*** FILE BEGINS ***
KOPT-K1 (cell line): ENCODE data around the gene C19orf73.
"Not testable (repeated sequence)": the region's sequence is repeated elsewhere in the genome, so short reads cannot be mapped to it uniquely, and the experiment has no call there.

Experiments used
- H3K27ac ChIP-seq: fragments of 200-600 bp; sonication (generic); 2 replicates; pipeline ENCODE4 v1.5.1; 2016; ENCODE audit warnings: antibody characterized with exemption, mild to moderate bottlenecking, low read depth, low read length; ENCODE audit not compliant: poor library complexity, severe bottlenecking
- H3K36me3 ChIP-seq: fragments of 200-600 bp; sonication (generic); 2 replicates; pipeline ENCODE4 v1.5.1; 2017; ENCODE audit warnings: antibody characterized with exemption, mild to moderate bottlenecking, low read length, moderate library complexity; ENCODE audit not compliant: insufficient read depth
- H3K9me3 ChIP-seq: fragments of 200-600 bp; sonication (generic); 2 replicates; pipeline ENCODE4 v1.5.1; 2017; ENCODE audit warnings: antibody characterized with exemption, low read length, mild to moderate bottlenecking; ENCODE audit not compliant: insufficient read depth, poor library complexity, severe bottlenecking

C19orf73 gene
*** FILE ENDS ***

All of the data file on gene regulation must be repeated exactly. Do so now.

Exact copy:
KOPT-K1 (cell line): ENCODE data around the gene C19orf73.
"Not testable (repeated sequence)": the region's sequence is repeated elsewhere in the genome, so short reads cannot be mapped to it uniquely, and the experiment has no call there.

Experiments used
- H3K27ac ChIP-seq: fragments of 200-600 bp; sonication (generic); 2 replicates; pipeline ENCODE4 v1.5.1; 2016; ENCODE audit warnings: antibody characterized with exemption, mild to moderate bottlenecking, low read depth, low read length; ENCODE audit not compliant: poor library complexity, severe bottlenecking
- H3K36me3 ChIP-seq: fragments of 200-600 bp; sonication (generic); 2 replicates; pipeline ENCODE4 v1.5.1; 2017; ENCODE audit warnings: antibody characterized with exemption, mild to moderate bottlenecking, low read length, moderate library complexity; ENCODE audit not compliant: insufficient read depth
- H3K9me3 ChIP-seq: fragments of 200-600 bp; sonication (generic); 2 replicates; pipeline ENCODE4 v1.5.1; 2017; ENCODE audit warnings: antibody characterized with exemption, low read length, mild to moderate bottlenecking; ENCODE audit not compliant: insufficient read depth, poor library complexity, severe bottlenecking

C19orf73 gene